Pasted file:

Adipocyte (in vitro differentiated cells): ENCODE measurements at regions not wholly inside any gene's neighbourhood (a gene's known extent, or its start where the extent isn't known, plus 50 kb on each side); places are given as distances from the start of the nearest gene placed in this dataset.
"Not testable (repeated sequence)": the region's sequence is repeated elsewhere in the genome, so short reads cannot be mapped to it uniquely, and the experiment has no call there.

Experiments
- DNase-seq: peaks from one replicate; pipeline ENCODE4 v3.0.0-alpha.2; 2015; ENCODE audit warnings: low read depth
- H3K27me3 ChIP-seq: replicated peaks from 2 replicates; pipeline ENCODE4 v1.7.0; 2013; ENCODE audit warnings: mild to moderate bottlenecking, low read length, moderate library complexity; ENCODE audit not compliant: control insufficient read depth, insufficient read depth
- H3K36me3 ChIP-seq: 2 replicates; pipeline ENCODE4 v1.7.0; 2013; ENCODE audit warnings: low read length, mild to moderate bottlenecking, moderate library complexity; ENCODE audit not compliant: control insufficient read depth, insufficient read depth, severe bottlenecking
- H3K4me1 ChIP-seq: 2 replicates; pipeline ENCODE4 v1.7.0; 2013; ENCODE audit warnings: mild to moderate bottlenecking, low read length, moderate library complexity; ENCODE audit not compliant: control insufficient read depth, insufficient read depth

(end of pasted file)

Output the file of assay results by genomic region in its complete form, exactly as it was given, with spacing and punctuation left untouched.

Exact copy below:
Adipocyte (in vitro differentiated cells): ENCODE measurements at regions not wholly inside any gene's neighbourhood (a gene's known extent, or its start where the extent isn't known, plus 50 kb on each side); places are given as distances from the start of the nearest gene placed in this dataset.
"Not testable (repeated sequence)": the region's sequence is repeated elsewhere in the genome, so short reads cannot be mapped to it uniquely, and the experiment has no call there.

Experiments
- DNase-seq: peaks from one replicate; pipeline ENCODE4 v3.0.0-alpha.2; 2015; ENCODE audit warnings: low read depth
- H3K27me3 ChIP-seq: replicated peaks from 2 replicates; pipeline ENCODE4 v1.7.0; 2013; ENCODE audit warnings: mild to moderate bottlenecking, low read length, moderate library complexity; ENCODE audit not compliant: control insufficient read depth, insufficient read depth
- H3K36me3 ChIP-seq: 2 replicates; pipeline ENCODE4 v1.7.0; 2013; ENCODE audit warnings: low read length, mild to moderate bottlenecking, moderate library complexity; ENCODE audit not compliant: control insufficient read depth, insufficient read depth, severe bottlenecking
- H3K4me1 ChIP-seq: 2 replicates; pipeline ENCODE4 v1.7.0; 2013; ENCODE audit warnings: mild to moderate bottlenecking, low read length, moderate library complexity; ENCODE audit not compliant: control insufficient read depth, insufficient read depth